According to AdImpact, an advertising tracking service, TikTok has spent $5 million on television ads opposing the law since mid-March. The advertisements have featured a variety of content creators, including a nun, touting the platform’s benefits in their life and claiming that a prohibition would violate the First Amendment. The corporation has also urged its customers to contact Congress, with some lawmakers receiving profanity-laced calls.

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The House Votes For Possible TikTok Ban In The US, But Don’t Expect The App To Go Away Anytime Soon

“It is unfortunate that the House of Representatives is using the cover of important foreign and humanitarian assistance to once again jam through a ban bill that would trample the free speech rights of 170 million Americans, devastate 7 million businesses, and shutter a platform that contributes $24 billion to the U.S. economy, annually,” Alex Haurek, a spokesperson for the organization, said.

California Democratic Rep. Ro Khanna voted against the bill. He believes there could have been less restrictive ways to pursue the corporation that would not end in a blanket ban or jeopardize free speech.

“I don’t think it will be well received,” Khanna remarked. “It’s a sign of the Beltway being out of touch with where voters are.”

Nadya Okamoto, a TikTok content creator with approximately 4 million followers, stated that she has been speaking with other creators who are expressing “so much anger and anxiety” about the bill and how it will affect their life. The 26-year-old, whose company “August” offers menstrual goods and is recognized for her activism for de-stigmatizing monthly cycles, earns the majority of her money via TikTok.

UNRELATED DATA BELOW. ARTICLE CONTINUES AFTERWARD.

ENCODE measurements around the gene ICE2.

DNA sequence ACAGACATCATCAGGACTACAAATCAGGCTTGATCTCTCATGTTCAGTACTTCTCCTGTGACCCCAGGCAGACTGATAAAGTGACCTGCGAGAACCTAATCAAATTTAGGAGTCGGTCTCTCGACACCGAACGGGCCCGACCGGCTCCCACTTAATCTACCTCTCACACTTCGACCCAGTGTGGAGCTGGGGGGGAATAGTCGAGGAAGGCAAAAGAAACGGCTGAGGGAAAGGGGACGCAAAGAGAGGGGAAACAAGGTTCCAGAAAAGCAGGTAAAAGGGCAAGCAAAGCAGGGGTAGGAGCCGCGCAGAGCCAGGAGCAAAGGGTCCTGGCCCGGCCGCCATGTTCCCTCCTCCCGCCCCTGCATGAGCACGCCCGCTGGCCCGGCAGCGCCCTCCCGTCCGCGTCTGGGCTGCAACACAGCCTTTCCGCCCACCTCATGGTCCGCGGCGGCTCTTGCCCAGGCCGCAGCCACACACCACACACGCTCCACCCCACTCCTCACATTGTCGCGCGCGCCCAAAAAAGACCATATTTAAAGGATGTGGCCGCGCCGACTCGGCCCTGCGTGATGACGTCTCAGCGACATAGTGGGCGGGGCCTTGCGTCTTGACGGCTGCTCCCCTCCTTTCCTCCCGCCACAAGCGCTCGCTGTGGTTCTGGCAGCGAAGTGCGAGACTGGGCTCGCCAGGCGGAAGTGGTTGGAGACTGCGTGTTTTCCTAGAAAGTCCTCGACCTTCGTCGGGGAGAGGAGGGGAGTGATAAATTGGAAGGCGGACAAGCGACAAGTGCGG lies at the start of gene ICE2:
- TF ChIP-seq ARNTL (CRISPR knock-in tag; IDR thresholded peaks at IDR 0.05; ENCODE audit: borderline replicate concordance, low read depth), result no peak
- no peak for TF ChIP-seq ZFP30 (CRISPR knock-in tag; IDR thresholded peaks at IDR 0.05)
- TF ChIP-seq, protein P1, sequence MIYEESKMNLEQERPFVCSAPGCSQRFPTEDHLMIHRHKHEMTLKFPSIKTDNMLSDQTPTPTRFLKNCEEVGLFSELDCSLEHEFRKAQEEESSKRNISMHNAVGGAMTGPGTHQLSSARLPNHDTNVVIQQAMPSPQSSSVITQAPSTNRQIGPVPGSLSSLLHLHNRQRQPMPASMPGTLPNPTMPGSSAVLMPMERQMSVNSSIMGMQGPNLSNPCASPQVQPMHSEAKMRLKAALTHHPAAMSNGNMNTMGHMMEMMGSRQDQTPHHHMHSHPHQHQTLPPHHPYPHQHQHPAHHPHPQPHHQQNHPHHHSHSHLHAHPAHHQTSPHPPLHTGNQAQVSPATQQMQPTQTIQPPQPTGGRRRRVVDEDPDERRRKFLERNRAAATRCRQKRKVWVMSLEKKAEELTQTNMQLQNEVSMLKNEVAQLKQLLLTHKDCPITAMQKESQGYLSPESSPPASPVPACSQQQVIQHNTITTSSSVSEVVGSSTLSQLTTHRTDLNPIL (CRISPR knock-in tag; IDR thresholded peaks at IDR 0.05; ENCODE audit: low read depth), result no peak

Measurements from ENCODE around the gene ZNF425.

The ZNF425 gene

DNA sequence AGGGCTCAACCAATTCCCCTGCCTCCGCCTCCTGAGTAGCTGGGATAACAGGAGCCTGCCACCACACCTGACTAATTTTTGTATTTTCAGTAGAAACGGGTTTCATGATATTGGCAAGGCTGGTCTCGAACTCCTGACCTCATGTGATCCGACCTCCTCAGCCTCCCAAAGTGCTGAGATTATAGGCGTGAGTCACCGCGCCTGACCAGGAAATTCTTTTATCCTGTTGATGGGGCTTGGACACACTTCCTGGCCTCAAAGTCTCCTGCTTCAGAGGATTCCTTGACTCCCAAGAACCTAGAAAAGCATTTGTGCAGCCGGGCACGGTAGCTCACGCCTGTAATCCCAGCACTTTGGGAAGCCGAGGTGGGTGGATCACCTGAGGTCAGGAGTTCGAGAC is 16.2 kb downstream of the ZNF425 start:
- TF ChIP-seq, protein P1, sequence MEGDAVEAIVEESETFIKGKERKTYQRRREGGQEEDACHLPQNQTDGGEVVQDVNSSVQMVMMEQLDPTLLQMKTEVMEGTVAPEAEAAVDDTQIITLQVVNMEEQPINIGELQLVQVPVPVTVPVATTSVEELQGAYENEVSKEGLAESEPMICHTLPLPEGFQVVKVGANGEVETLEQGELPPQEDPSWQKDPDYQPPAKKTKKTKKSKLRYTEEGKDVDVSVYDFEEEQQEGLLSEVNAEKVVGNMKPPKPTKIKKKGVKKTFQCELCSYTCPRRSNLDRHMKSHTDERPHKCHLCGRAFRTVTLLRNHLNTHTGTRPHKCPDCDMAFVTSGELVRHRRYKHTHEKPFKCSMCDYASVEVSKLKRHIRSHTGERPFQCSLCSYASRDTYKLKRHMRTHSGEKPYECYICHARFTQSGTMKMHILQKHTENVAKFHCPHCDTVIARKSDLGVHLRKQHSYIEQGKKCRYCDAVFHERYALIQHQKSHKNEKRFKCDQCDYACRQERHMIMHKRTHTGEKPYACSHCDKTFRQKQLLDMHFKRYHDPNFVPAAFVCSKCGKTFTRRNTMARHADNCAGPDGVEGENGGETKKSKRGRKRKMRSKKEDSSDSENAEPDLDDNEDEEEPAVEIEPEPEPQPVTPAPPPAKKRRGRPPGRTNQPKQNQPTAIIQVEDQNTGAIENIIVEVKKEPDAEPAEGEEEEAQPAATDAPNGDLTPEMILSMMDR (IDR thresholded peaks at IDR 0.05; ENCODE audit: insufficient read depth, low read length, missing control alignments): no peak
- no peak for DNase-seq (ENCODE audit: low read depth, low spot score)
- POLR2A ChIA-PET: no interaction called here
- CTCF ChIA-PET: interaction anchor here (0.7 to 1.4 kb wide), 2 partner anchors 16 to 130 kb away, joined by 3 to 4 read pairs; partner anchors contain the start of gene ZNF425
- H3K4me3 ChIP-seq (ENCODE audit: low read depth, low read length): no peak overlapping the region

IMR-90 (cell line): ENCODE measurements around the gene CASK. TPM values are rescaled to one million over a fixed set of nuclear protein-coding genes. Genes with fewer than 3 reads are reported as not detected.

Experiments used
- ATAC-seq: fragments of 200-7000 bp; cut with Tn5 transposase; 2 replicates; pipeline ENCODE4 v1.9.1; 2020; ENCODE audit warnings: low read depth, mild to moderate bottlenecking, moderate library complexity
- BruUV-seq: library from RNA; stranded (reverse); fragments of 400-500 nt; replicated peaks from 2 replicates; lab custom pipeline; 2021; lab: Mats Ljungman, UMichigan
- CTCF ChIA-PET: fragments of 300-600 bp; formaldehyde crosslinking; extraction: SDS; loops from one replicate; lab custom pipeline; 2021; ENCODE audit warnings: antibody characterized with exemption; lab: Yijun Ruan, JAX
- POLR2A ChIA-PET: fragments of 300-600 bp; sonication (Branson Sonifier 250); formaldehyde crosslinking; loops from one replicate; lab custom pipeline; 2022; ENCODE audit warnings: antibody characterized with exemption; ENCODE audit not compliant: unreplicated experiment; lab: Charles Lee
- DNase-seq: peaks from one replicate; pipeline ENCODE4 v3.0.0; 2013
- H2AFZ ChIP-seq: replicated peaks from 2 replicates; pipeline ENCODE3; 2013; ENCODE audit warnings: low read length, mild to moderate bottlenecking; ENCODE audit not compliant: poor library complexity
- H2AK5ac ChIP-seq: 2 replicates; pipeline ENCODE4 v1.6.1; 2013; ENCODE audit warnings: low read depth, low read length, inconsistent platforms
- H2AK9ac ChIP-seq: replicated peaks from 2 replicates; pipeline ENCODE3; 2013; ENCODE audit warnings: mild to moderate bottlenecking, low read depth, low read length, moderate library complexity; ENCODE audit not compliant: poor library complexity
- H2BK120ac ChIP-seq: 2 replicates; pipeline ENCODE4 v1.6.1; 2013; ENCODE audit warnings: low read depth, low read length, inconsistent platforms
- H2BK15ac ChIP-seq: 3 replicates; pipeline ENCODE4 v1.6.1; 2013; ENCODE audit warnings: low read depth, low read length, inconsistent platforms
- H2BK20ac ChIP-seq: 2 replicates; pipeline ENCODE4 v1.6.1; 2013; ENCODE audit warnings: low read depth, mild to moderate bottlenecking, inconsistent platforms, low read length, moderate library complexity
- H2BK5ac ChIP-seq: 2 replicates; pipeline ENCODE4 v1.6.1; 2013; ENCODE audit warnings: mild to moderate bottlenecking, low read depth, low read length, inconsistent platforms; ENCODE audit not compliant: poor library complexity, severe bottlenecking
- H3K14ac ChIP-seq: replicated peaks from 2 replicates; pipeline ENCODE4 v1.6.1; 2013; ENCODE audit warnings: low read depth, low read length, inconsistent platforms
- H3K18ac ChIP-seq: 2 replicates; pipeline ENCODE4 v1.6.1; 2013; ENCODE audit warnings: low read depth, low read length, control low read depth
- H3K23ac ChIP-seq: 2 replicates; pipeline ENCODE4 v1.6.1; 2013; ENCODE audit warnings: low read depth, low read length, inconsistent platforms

“This is going to have real repercussions,” she told me.

SOURCE – (AP)

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Apple Pulls WhatsApp And Threads From App Store On Beijing’s Orders

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HONG KONG — Apple said it has deleted Meta’s WhatsApp messaging service and Threads social media program from the service Store in China in accordance with Chinese authorities’ requests.

Chinese officials withdrew the apps from the store on Friday, citing unspecified national security concerns.

Their departure coincides with heightened tensions between the United States and China over trade, technology, and national security.

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Apple Pulls WhatsApp And Threads From App Store On Beijing’s Orders

The United States has threatened to ban TikTok due to national security concerns. However, while TikTok, owned by Chinese technology giant ByteDance, is popular in the United States, apps such as WhatsApp and Threads are not widely utilized in China.

Instead, the texting program WeChat, owned by the Chinese giant Tencent, dominates.

Other Meta apps, like as Facebook, Instagram, and Messenger, remained available for download, however usage of such international apps is prohibited in China due to the country’s “Great Firewall” network of filters, which restricts access to foreign websites like Facebook and Google.

“The Cyberspace Administration of China ordered the removal of these apps from the China storefront based on their national security concerns,” the company stated in a statement.

“We are obligated to follow the laws in the countries where we operate, even when we disagree,” the company added.

Meta didn’t immediately respond.

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Apple Pulls WhatsApp And Threads From App Store On Beijing’s Orders

Apple, previously the world’s leading smartphone manufacturer, has lost that position to Korean rival Samsung Electronics. The US company has faced headwinds in China, one of its top three markets, with sales falling after Chinese government agencies and state-owned company employees were told not to bring Apple devices to work.

Apple has been expanding its production sites beyond China.

Its CEO, Tim Cook, has been visiting Southeast Asia this week, visiting Hanoi and Jakarta before concluding his trip in Singapore. On Friday, he met with Singapore’s deputy prime minister, Lawrence Wong, and “discussed the partnership between Singapore and Apple, as well as Apple’s continued commitment to doing business in Singapore.”

Apple has vowed to invest more than $250 million to develop its campus in the city-state.

Cook visited with Vietnamese Prime Minister Pham Minh Chinh earlier this week in Hanoi, promising to spend more money on Vietnamese suppliers.

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Apple Pulls WhatsApp And Threads From App Store On Beijing’s Orders

He also met with Indonesia’s President Joko Widodo. Cook later told reporters that they discussed Widodo’s intention to increase manufacturing in Indonesia, and that Apple will “look at” it.

SOURCE – (AP)